Newspaper review: Nigella claims, 'plebgate' and Scotland's 'blurry' blueprint

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Media captionBroadcaster Lynn Faulds-Wood and James Lyons, deputy political editor of the Daily Mirror, review the papers for the BBC News Channel.

Claims aired in court that Nigella Lawson regularly uses drugs result in the TV chef's image being splashed across several front pages.

However, the suggestions have been described as "totally scurrilous" by the lawyer bringing fraud charges against two sisters who acted as personal assistants to Ms Lawson.

The other public figure to make Wednesday's front pages - former chief whip Andrew Mitchell - also claims his reputation is under attack.

"Spokes, lies and videotape," is how the Independent describes the re-emergence of the "plebgate" row, so-called because Mr Mitchell was accused by a policeman of calling officers "plebs" and swearing at them when he was stopped from cycling through Downing Street's gates. For the Sun, it's a "Pleb of intrigue".

After a 12-month inquiry concluded there was insufficient evidence to form a case that the officer had lied, Mr Mitchell held a press conference during which he was "stern, insistent, outraged... emphatic in his assertion of innocence," according to Quentin Letts in the Daily Mail.

But for Ann Treneman, of the Times, time dragged as the reporters sat through a "tame thriller" - a CCTV recording lasting 49 seconds of Mr Mitchell's departure from Downing Street - which he used to support his claim that he would not have had time to say everything the police claimed he had.

The Guardian says the matter can "only be resolved in the libel courts". Mr Mitchell is already pursuing the Sun - which broke the story - via that avenue. The Independent's editorial accepts "we will never know who said what" and argues for Mr Mitchell's return to cabinet. But the Daily Mail quotes sources suggesting that would be "unthinkable" while a libel action is ongoing.

Independence debate

Scotland's First Minister Alex Salmond comes under fire from a number of quarters after issuing his "blueprint" for Scottish independence.

The cartoonists get straight to the point, with Peter Brookes in the Times depicting Mr Salmond as Mickey Mouse, standing in front of a "Holyrood" sign. Dave Brown in the Independent pictures the first minister's face on the bare behind of a Scotsman - kilt raised by flatulence - holding the "declaration of independence" written on a toilet roll.

"An-och-aye in the UK," is the Sun's Sex Pistols-referenced headline to the plan to "break up Britain".

The Daily Mail calls the Scottish National Party's vision a "670-page insult to Scots' intelligence". "There is hardly a statistic to be trusted among the SNP's wildly optimistic estimates of Scotland's oil revenues, income and debts," its editorial reads. For the Daily Telegraph, it's a "blurry blueprint", suggesting that: "Mr Salmond appeared a little embarrassed by the situation in which he now finds himself, trying to put the flesh of reality on the bones of a dream."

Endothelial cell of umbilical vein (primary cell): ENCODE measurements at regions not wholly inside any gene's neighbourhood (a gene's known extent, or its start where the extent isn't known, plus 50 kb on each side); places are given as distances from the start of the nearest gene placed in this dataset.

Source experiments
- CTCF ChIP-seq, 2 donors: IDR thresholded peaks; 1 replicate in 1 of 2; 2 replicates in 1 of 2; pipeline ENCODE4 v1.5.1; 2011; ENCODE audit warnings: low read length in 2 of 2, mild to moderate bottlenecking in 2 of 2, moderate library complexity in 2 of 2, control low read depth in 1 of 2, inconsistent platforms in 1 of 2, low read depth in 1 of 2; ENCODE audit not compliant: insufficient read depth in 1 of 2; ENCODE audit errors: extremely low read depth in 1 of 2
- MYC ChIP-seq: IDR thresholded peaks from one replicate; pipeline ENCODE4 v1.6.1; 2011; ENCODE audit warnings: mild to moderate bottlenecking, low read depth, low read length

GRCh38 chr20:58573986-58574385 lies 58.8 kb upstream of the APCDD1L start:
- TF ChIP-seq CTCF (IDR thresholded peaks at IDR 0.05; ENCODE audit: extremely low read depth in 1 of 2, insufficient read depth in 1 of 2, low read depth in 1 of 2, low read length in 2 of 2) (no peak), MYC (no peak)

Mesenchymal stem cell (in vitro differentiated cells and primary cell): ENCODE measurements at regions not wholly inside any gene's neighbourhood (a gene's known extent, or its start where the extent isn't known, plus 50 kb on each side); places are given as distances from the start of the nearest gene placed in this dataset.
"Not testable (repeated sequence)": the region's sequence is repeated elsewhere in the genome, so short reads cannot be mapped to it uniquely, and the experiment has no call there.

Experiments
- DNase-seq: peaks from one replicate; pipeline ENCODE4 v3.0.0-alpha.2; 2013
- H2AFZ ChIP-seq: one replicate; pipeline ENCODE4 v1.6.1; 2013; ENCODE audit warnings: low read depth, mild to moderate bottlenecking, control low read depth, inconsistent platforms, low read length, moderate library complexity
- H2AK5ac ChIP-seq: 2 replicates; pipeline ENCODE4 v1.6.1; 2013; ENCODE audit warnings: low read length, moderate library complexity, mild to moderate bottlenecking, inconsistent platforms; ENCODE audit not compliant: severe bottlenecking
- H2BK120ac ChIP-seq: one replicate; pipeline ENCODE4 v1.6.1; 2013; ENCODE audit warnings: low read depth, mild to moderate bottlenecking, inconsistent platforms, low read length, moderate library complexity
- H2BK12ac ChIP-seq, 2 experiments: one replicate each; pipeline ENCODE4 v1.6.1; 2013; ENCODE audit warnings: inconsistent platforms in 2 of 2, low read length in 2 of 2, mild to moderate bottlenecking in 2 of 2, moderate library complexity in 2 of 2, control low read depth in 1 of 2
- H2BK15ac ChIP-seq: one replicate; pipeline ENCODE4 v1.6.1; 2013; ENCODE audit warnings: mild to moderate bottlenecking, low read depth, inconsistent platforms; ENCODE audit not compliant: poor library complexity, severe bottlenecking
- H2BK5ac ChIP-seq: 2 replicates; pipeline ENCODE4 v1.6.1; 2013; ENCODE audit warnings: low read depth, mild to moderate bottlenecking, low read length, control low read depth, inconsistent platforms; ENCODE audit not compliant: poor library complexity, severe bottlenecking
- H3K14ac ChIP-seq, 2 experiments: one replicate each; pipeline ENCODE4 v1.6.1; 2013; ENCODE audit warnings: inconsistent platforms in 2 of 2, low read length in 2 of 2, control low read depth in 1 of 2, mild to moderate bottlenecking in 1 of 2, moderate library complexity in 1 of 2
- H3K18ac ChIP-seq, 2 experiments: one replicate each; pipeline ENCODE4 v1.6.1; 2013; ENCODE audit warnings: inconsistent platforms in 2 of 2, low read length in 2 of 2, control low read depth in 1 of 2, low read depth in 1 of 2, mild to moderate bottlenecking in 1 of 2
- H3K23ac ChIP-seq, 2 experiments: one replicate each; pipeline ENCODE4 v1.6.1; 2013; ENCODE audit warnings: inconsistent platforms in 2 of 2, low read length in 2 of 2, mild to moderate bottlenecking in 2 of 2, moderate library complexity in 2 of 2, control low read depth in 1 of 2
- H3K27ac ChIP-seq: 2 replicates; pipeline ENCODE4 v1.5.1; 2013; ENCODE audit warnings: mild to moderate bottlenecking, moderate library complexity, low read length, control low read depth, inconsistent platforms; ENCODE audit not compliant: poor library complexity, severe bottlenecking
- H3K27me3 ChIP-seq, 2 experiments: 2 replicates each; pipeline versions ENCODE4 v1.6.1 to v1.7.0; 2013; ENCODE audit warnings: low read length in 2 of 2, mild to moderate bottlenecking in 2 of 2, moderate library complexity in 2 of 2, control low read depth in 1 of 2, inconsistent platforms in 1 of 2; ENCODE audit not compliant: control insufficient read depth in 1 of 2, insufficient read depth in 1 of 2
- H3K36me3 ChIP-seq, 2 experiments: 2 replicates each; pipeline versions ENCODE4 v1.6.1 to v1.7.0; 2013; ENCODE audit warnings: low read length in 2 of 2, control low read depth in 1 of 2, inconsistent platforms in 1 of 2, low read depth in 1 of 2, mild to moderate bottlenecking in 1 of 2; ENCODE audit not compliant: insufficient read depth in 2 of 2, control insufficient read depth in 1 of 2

The leader of the pro-UK Better Together campaign, Alistair Darling, describes the white paper as a "mix of assertion and wishlist" in the Guardian.

However, for Allan Massie, writing in the Telegraph, it's not enough for the No campaign to "pick holes" in Mr Salmond's argument. Instead, it should "appeal to nationalist sentiment, stressing Scotland's contribution to the United Kingdom and the importance of our friendly and co-operative relationship with England - 'our sister and ally'."

And the Guardian's Simon Jenkins warns against lecturing Scots with economic arguments, pointing out that "no nation seeks independence to get rich". He adds: "Westminster's arrogance has played straight into the SNP's hands: next year's vote could deliver the shock of the century."

Migration message

While the prospect of an independent Scotland worries the Daily Express lest it should become a "soft point of entry" to the UK for migrants, the paper celebrates David Cameron's latest message on immigration.

The prime minister has written in the Financial Times that he "shares the concerns" of many people that, from January, Romanians and Bulgarians will have the right to work in the UK. He sets out restrictions on unemployment benefits, barring migrants from claiming them until they've been in the country for three months and no longer paying them indefinitely.

However, reviewing the papers for the BBC News Channel, Daily Mirror deputy political editor James Lyons said: "The government admits that one of the key points - the three-month wait for benefits - needs legislation and they probably aren't going to get it in place [in time]."

His co-panellist, broadcaster Lynn Faulds-Wood, argued that in any case: "There aren't millions of [migrants] waiting to come here and sponge off us."

The Express still declares "victory" for its Say No to New EU Migrants "crusade", while the Mail also sees Mr Cameron coming on-side.

Quiz master

The Guardian pays tribute to its crossword compiler John Graham - alias Araucaria - who died aged 92, by printing his photograph superimposed onto his last puzzle. "Time to go," is the answer to one clue, it notes.

Inside, it lists some of his memorable clues such as:

  • Cox at me (6,3,6). [Answer: Income tax return]
  • A forbidding place (7,4). [Auction room]
  • Of of of of of of of of of of (10). [Oftentimes]

Mr Graham is remembered elsewhere. The Telegraph notes how he revealed his terminal cancer to puzzle fanatics via a crossword clue, and Independent crossword editor Mike Hutchinson says: "I don't think there's a single crossword setter who generated as much affection among solvers as John."

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